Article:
Why the Apple tablet will fail

Rumors about the possibly impending launch of a tablet computer/thing from Apple have been raging since the release of the iPhone. But all this buildup will hurt the product. Apple is always secretive about new launches and improvements of their products. This strategy, coupled with benchmark-creating levels of quality, makes Apple appear to deliver almost perfect quality beyond anything their competitors can achieve. (This is why most nay-sayers focus on technological specs and the like when comparing Apple's products to others. ) But this same stamp of quality also creates enormous pressure on new product launches. And the iSlate/iTablet /Apple Tablet will quite probably be highest pressure launch yet.

Already analysts are talking about the iSlate/iTablet as a Kindle killer, presuming millions of units sold in the first 6 months and a market created or recreated solely by this machine.

While I don't doubt that Apple will release a Tablet, and that it's quality will be outstanding, I do doubt that it can live up to all this hype.

A color e-ink tablet with touch display and the perfect UI using all the products from Apple's App store and launched with an SDK to make developers sit up and howl could just barely live up to the hype.

And Apple can hardly deliver this, since color e-ink touch is just a tad expensive these days.

An Apple Tablet concept renderDon't get me wrong, he Apple iSlate will be awesome. It has to live up to the highest quality standards in tech today just for Apple to launch it, my faith in Steve Jobs and Jonathan Ive is solid as rock. But the hype might be killing a perfect product. What if they release the iSlate and it doesn't live up to half the expectations? Will sales half just because of the anticlimax?

Well, this being Apple, probably not. But still, it would be a shame if an innovative product unlike anything but the invention of the iPhone and the Personal Computer would be accepted as anything but great innovation.

Interactive art, game?

Every Day the same Dream is a short flash game that I think you should play. It's story of a faceless man who tries to break out of his routine of getting up, dressing, saying good bye to his emotionally detached wife and driving to a miserable job. It's not exactly cheerful. It might even provoke dark thoughts. It's conveys a sense of how valuable life is in a strange way. This game is provoking. It doesn't provoke your ideals. It provokes how you live.

A fantastic interactive experiment that I can really recommend:

Every Day the Same Dream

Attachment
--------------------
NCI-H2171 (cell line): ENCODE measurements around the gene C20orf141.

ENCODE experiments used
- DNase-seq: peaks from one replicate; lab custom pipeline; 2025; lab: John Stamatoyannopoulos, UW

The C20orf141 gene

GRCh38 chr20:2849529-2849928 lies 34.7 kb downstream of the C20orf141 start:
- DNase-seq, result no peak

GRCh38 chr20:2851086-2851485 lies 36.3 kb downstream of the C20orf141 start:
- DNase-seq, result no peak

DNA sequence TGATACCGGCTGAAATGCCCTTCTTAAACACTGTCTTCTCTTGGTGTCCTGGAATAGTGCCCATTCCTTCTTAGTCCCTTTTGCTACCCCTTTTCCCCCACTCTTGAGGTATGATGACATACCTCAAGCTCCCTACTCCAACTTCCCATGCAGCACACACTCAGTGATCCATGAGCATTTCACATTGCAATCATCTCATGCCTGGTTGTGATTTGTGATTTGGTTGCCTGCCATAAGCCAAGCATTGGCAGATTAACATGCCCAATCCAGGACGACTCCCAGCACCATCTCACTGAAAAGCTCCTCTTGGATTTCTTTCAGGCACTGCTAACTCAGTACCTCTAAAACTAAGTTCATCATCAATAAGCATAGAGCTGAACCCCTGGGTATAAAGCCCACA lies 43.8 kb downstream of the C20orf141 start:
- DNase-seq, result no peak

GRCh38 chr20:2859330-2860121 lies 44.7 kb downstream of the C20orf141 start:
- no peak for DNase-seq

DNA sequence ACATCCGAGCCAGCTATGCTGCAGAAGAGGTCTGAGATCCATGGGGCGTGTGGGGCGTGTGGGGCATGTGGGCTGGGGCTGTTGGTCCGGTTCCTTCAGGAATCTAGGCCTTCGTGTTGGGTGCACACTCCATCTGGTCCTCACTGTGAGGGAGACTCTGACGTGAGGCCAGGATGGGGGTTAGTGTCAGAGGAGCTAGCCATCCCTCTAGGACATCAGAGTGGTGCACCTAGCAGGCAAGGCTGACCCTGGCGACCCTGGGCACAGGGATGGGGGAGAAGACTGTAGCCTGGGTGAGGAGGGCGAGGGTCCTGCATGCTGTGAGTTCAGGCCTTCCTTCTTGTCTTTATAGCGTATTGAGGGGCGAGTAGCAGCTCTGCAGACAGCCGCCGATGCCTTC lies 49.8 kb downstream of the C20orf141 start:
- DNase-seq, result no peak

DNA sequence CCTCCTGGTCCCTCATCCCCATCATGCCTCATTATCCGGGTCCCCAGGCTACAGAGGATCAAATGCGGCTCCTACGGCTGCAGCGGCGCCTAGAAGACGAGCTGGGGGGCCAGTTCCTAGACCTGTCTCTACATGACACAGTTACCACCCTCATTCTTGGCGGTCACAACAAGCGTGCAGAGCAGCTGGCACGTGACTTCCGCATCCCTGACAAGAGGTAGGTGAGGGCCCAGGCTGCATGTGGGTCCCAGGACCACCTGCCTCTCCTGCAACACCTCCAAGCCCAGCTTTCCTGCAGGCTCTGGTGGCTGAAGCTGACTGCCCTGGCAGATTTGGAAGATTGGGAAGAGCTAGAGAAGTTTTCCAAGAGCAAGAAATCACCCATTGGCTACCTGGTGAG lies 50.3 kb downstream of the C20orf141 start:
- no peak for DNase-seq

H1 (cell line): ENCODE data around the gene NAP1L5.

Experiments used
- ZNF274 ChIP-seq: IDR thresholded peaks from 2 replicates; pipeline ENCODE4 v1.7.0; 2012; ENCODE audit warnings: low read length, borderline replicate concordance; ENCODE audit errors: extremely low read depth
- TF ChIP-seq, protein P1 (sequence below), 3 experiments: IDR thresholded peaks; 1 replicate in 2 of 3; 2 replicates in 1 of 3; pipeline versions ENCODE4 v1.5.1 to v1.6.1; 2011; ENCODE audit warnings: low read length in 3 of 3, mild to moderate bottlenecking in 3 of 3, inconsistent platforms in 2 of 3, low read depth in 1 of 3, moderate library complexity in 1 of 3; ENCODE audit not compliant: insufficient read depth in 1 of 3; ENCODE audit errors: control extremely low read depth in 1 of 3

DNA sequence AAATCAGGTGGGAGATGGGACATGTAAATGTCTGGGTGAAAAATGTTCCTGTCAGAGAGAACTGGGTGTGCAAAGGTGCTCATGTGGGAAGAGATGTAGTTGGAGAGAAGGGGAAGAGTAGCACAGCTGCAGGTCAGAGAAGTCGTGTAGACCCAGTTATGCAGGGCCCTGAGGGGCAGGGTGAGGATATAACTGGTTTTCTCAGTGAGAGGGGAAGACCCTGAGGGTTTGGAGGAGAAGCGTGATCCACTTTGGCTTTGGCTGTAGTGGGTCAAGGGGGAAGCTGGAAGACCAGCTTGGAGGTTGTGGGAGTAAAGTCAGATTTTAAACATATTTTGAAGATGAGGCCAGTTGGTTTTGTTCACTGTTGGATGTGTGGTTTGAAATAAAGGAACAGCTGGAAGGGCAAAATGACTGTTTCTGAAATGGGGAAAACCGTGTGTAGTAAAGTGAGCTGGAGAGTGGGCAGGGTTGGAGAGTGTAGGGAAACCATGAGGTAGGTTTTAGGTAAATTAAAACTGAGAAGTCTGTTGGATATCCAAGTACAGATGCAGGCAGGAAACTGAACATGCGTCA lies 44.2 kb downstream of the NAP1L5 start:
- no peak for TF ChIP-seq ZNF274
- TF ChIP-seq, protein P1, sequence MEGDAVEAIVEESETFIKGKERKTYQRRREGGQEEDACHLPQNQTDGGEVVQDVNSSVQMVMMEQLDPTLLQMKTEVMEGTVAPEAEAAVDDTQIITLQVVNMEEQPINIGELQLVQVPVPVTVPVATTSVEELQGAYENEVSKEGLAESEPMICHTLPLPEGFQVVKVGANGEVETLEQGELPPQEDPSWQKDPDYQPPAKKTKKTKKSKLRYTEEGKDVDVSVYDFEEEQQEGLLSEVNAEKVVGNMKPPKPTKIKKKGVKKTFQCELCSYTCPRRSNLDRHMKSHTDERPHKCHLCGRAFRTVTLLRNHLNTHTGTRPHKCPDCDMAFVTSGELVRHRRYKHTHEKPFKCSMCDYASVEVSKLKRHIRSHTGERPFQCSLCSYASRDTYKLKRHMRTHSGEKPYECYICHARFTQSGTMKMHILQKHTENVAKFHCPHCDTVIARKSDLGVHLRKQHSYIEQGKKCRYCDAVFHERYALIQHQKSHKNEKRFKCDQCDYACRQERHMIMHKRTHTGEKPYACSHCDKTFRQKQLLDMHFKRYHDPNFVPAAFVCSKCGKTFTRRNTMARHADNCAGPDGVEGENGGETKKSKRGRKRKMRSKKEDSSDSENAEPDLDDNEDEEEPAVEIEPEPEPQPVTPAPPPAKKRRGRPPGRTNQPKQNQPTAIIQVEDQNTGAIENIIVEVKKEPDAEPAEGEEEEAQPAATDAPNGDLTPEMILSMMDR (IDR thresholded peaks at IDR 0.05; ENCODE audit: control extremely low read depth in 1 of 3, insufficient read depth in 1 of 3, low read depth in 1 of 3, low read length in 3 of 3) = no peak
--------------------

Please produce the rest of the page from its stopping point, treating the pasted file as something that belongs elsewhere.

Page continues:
State of the Game Industry in Sweden

Sweden has had a strong game development industry even since before the launch of the classic shooterBattlefield 1942. In the last year though, the economic downturn has cause some large studios to file for bankruptcy or sale. But the worst economic down turns usually make the most fertile grounds for new industry. Something the Swedes are proving true. Baraboom is a small group of friends trying to make it on the iPhone. Not an original concept but not a bad one either. They've chosen to be inspired my Remedy's classic car shooter Death Rally and with a unique style and control scheme their first title Auto Crisis looks awesome. Check it out when it launches in the app store around christmas. [vimeo=http://vimeo.com/7942457]

Ludosity is another small independent studio launching their first own IP very soon. This small startup is comprised of students straight out of school into an incubator. Most impressive and looking at their really unique title Bob came in pieces you can really tell where the innovation in the industry is going on. [youtube=http://www.youtube.com/watch?v=9uiH-_d7InE]

So don't hesitate to innovate and stop worrying about the economy. If small companies such as these two can create high quality products like this on small funds and high spirit, we'll pull through. ;)

Also please note that while none of these companies have dedicated resources or large budgets to create their web presence, they both have more professional sites than most larger companies...

User Experience Design terms - Resistance

All fields of technology and design needs terms to define complex meaning regarding their subject. This is my attempt to create a few such terms for user experience design. Please help out through the comments or DM me on twitter! Resistance refers to the resistance of experiencing the design. This can encompass the macro experience of, for example, music:

  • Find a song you like (resistance)
  • Purchase the song (resistance)
  • Listen to the song

But resistance can also mean the micro experience of the music: